Reading on the Go!

I started this post a few weeks after my wedding. I thought that I might share a couple of my pre-wedding reads (none of them had anything to do with weddings) and then 4 months passed. Even though that whole concept doesn’t make sense anymore I’m doing it anyway. I’ve also started graduate school (while working full time- my classmate from Germany says I’m crazy), and  I’ve managed to cram a few books in. Basically, everything I read was worth the time. Saying that, I didn’t want to just brush them off and just list them on the 2015 Bookshelf. Here are some short reflections on my reads.

Pre-Wedding Reads:

All the Light We Cannot See by Anthony DoerrAll the Light

I’m making my husband read it. He’s going to read it and he is going to love it. This book was beautiful to read. I’m a huge fan of World War II novels and Doerr did not disappoint. He crafts his book just as the locksmith crafted the neighborhoods for his daughter, with care and attention. While the novel starts off at a leisurely pace, the lives of these strangers begin to collide and the reader will be completely engrossed until the end. Yes, some parts read slow but push through because it really is worth it.


Bossypants by Tina Fey

This book really helped me get my head on straight before the big day. Tina made me laugh, cry (from laughing), and think (while laughing). The book isn’t so much a continuous memoir as it is a collection of stories. Tina’s thoughts and experiences presented me with a new lens to view my own accomplishments and goals through. Afterwards, I felt a lot more confident about where I am and where I’m heading. Sometimes, you just have to do it.

Is Everyone Hanging Out Without Me? by Mindy KalingMindy

Mindy is as big of a Tina Fey fan as I am. She hilariously compares the two of them throughout her book, but reading them side by side unveiled how different they truly are. Both women are very humorous, resourceful, and intelligent. Mindy’s memoir, however, has a lot more pause for her analysis of a situation. It’s more organized and thoughtfully conceived. While still funny, Mindy has an undertone that makes you take everything with a grain of, what I call, serious salt.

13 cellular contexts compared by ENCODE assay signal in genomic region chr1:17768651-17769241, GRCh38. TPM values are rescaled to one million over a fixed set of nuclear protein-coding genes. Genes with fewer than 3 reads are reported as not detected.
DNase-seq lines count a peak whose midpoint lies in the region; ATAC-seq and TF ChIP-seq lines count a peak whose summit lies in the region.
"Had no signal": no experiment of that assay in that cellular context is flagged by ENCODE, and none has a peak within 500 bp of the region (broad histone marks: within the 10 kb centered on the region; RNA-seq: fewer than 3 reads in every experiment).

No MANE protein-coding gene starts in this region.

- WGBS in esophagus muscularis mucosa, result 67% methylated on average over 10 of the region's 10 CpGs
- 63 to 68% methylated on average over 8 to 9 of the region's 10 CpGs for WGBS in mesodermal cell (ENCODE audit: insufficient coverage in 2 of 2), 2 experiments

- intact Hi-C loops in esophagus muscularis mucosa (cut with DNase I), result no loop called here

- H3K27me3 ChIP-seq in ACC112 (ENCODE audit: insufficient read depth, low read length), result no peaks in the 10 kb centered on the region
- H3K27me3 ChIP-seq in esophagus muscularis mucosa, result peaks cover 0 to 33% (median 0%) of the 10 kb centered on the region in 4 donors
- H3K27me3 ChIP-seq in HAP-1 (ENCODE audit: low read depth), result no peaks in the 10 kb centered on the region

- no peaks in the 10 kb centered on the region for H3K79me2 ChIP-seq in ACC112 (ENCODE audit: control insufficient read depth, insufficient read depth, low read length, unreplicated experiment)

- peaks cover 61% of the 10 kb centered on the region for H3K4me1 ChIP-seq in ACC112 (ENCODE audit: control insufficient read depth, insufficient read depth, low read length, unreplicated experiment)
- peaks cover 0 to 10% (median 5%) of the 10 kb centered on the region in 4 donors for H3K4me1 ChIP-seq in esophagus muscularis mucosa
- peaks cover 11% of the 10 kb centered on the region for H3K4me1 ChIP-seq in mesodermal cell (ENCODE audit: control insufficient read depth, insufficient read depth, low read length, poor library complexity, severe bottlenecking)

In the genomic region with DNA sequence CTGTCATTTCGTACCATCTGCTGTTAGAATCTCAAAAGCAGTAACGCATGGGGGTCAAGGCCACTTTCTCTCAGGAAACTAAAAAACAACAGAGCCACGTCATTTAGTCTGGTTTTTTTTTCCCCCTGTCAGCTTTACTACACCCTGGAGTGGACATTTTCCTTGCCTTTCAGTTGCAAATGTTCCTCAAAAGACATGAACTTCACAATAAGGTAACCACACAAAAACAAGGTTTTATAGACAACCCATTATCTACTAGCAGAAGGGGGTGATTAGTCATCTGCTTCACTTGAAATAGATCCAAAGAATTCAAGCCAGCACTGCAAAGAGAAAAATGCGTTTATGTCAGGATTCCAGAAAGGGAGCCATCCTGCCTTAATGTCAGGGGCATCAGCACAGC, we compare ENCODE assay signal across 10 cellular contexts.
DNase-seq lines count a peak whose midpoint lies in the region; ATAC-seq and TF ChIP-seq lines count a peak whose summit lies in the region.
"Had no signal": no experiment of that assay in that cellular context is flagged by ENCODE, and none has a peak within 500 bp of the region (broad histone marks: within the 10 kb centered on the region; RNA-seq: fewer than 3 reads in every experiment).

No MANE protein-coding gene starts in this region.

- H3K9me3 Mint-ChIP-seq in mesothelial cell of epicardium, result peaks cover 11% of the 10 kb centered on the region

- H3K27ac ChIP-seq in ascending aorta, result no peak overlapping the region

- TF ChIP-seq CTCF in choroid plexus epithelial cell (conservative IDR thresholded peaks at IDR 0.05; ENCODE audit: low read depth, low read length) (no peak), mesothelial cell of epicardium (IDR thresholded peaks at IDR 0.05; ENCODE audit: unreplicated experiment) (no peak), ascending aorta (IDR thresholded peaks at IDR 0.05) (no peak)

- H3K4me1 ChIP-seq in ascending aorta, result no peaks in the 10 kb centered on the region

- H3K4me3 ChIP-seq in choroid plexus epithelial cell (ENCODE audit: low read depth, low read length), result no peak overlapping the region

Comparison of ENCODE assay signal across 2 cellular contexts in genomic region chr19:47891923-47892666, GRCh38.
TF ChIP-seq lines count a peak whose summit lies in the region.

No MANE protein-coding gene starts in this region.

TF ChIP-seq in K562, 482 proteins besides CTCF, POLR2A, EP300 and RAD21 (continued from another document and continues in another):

BloggessLet’s Pretend This Never Happened by Jenny Lawson

I’m going to see her and it’s going to be incredible. Jokingly, I refer to Jenny Lawson as my spirit animal. Throughout the novel I’d wake up my husband to read him sections. He would nod, respond with, “She’s you!” and promptly return to dreamland. Her perspective is one of a kind. I particularly recommend this to my friends battling chronic illness. It’s not too hard on the brain but is incredibly inspiring and funny. Lawson is a well-known blogger who has her own health struggles. Her humor inspires me to wake up and start fresh. Her second book, Furiously Happy just hit the shelves, so if you love her there’s more to read.

The Handmaid’s Tale by Margaret AtwoodHandmaid

This is one of those books that I never had assigned in high school and also never came across in college (but should have read independently at some point). Basically, it needed to be checked off my list. After my reading I can definitely see how this would have caused a stir when it was published, and some parts of the story still call forth foreboding feelings. It’s well written and I don’t think it could have ended any other way. The ending was just right and I do recommend taking this novel for a spin. It wasn’t my favorite but it was valuable.

Everything Else:

In the Woods (Dublin Murder Squad, book 1) by Tana French


My mind was blown. Not only was the case complex and challenging but the perspective was raw with characters and their relationships evolving radically throughout the novel. Part of the stark perspective stemmed from the personality of the first-person narrator who filters the entire experience. Be warned, this novel is very murky and very realistic. The language is also dense and incredibly well-crafted. French’s style is unable to be replicated. It’s not to be picked up for a bit of light reading.

Would you like a summary of my Macroeconomics textbook? Because it’s ruling my life right now and that’s what else I’ve read.

Okay, I lied, I did manage to get in Bardach’s 8 Steps (which I do highly recommend if you’re interested in public policy).


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